Repairing a Frayed Drawstring

I have a pair of pants with a drawstring, and it is starting to fray. I was wondering if anyone had any tips on how I could repair and save this drawstring. Thanks.

Steve from Phila, PA

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December 31, 20070 found this helpful

Twist the frayed ends with a dab of glue so it'll hold together then dip ends in liquid tape( the kind you use on tools),then let dry. Also you can buy liquid plastic at craft stores or on the cheap you could dip the ends in enamel paint a couple of times allowing it to dry in between dippings. I've salvaged a lot of shoelaces and draw strings like this. Much easier than replacing them.

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December 31, 20070 found this helpful

buy shrink tubing at any hardware store ,they use it for wires you heat it and it shrinks around the item....good luck

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December 31, 20070 found this helpful

on ribbons and such to keep them from fraying i use fray block. sold in walmart in the craft department for $2 you just run the tub under hot water for 3 minutes shake and apply a small dot or amount to the area in need to protect let the item dry. it will not fray any further.

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December 31, 20070 found this helpful

My fave mending and stablizing item..... clear nail polish.

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December 31, 20070 found this helpful

Hi everybody. Thanks for your feedback. The fraying is actually occuring where I tie the knot. I don't know if that makes a difference, but I'll give the fray block or clear nail polish a try. Thanks again.

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January 3, 20080 found this helpful

I have repaired several drawstrings that were fraying by sewing the ends with a matching coloured cotton. Just gather the frayed bits together and sew in and around them to secure. I also had to do this to replace metal cord ends which had rusted and had to be cut off. I just sewed up the cut ends so they wouldn't unravel.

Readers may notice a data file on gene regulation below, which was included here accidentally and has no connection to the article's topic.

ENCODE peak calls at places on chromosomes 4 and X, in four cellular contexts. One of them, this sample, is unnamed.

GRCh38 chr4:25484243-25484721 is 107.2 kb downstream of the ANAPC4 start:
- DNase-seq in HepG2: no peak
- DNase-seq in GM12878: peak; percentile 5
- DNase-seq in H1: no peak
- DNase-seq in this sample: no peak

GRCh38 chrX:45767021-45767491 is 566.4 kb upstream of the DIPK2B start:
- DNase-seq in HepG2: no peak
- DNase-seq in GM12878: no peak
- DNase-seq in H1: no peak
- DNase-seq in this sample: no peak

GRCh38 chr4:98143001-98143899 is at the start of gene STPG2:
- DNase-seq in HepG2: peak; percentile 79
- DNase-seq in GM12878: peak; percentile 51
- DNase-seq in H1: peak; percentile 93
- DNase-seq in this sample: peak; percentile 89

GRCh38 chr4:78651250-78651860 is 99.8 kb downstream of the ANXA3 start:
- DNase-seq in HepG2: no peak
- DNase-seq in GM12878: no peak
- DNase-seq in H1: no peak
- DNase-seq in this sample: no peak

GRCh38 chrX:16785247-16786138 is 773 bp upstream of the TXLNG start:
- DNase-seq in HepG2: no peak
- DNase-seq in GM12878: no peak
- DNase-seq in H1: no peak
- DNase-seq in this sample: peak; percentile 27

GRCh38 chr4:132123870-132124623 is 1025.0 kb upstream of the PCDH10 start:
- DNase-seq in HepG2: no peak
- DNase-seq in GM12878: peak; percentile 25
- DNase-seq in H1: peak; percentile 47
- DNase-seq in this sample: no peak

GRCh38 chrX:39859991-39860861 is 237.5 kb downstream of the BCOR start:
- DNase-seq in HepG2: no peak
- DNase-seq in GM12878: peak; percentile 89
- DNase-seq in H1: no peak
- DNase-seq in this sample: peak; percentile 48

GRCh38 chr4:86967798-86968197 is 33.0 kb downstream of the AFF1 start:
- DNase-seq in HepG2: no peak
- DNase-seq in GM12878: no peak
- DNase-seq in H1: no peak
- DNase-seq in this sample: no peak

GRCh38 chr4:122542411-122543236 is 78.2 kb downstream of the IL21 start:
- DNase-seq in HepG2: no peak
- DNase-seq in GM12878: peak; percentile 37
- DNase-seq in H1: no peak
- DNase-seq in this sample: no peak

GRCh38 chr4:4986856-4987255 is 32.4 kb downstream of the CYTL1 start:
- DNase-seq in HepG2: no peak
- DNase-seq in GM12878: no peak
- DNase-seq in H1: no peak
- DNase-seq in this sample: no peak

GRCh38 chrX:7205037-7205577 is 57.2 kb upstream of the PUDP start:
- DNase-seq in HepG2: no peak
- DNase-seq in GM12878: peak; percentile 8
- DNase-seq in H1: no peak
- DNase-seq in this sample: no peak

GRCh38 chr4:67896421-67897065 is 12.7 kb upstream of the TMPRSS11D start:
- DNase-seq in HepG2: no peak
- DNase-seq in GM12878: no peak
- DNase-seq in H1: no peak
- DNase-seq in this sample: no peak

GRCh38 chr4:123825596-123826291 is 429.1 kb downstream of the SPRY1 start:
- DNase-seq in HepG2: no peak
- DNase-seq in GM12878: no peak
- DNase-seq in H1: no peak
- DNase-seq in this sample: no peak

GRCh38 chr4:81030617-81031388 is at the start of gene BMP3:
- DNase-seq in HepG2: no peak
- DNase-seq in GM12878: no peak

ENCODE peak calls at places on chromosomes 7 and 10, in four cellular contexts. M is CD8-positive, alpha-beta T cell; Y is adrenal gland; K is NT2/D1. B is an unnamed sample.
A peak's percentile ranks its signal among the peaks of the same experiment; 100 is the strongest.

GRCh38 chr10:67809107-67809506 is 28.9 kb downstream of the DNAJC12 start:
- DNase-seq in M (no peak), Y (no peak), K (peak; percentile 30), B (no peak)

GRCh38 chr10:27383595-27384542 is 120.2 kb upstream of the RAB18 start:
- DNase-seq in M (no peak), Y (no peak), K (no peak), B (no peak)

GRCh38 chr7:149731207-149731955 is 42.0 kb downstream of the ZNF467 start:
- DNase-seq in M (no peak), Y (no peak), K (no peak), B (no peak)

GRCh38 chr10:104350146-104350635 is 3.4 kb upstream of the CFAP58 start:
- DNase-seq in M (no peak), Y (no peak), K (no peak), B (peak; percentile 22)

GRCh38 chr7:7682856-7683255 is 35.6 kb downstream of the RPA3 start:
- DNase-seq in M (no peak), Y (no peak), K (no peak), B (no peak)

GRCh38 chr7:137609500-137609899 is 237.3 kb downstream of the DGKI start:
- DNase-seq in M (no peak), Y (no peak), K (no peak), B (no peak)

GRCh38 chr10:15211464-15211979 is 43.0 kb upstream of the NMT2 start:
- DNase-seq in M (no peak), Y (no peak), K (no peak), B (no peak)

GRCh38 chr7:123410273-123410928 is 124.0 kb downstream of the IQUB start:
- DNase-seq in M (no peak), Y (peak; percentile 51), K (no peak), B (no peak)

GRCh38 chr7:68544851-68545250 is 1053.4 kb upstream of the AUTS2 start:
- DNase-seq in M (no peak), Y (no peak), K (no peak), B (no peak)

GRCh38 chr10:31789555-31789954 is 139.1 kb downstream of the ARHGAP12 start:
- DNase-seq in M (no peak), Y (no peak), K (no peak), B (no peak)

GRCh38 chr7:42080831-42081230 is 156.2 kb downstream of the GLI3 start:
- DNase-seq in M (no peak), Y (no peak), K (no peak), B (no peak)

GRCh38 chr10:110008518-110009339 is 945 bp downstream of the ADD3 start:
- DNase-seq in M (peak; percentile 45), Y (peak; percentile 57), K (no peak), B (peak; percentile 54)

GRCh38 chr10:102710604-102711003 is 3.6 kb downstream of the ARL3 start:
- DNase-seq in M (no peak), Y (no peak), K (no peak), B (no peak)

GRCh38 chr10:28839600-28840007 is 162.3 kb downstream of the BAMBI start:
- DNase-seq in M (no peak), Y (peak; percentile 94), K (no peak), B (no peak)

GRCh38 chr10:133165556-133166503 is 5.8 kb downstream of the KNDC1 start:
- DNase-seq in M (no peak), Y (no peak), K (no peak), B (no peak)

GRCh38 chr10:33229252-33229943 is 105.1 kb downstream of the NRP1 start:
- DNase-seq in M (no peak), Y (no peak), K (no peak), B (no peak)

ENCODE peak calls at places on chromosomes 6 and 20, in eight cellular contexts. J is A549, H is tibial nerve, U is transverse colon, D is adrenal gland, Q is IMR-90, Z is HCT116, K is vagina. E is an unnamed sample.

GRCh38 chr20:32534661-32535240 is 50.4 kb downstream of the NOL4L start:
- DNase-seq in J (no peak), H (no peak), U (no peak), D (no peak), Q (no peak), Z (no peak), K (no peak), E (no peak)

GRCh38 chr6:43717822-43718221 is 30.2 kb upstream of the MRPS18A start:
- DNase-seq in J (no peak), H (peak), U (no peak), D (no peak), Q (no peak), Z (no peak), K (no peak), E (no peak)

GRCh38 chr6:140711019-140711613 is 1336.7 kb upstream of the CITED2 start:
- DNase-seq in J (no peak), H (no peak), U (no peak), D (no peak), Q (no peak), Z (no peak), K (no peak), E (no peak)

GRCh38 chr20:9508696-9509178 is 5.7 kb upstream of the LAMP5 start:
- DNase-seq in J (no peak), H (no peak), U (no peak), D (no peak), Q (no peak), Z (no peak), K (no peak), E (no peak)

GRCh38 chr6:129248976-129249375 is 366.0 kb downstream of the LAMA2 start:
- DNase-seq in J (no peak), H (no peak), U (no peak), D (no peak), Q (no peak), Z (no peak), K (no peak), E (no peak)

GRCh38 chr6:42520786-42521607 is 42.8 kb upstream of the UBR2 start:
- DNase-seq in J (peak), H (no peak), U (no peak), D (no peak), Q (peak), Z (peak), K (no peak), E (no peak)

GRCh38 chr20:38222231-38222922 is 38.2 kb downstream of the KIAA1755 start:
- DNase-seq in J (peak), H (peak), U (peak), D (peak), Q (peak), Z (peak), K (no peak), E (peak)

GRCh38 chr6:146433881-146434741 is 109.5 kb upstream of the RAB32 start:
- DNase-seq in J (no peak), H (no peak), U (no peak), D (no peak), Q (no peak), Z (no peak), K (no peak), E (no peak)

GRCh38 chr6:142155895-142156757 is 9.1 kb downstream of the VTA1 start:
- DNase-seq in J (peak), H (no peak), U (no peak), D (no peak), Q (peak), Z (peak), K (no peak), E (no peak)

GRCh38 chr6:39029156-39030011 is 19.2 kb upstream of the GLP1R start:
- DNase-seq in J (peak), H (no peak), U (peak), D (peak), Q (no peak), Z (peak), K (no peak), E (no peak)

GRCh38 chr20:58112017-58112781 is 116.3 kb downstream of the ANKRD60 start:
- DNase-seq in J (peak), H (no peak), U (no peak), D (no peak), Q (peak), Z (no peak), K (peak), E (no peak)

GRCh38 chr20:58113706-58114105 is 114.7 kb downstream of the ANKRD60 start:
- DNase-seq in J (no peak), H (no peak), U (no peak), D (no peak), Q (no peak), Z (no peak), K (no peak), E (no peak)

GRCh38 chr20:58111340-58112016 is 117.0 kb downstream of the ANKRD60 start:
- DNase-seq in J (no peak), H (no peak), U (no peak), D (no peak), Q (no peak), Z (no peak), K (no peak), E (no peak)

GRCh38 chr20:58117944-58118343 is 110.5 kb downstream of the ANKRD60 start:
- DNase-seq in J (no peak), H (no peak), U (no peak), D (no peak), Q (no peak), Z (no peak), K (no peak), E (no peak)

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January 3, 20080 found this helpful

Hi, Steve:

you can replace the drawstring with another one, either a sports shoelace (which will be pretty long) or some other type of cord -- just tie the new cord to the old cord, and pull the other end of the old cord, pulling the new cord in through the casing of the pants. You can tie knots in the ends of the new cord

to keep them from 'retreating' into the casing and getting lost. You can also sew the new cord to the center of the casing in back to keep it centered.

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February 12, 20080 found this helpful

What we used to do was use clear Scotch brand tape to wrap around the frayed end of the drawstring & gently heat the end with a lit match, just enough to melt the taped end a little bit & it was good as new.

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April 25, 20080 found this helpful

Make another string, stitch it to the old one end to end, and pull the old one out as you pull the new one in.

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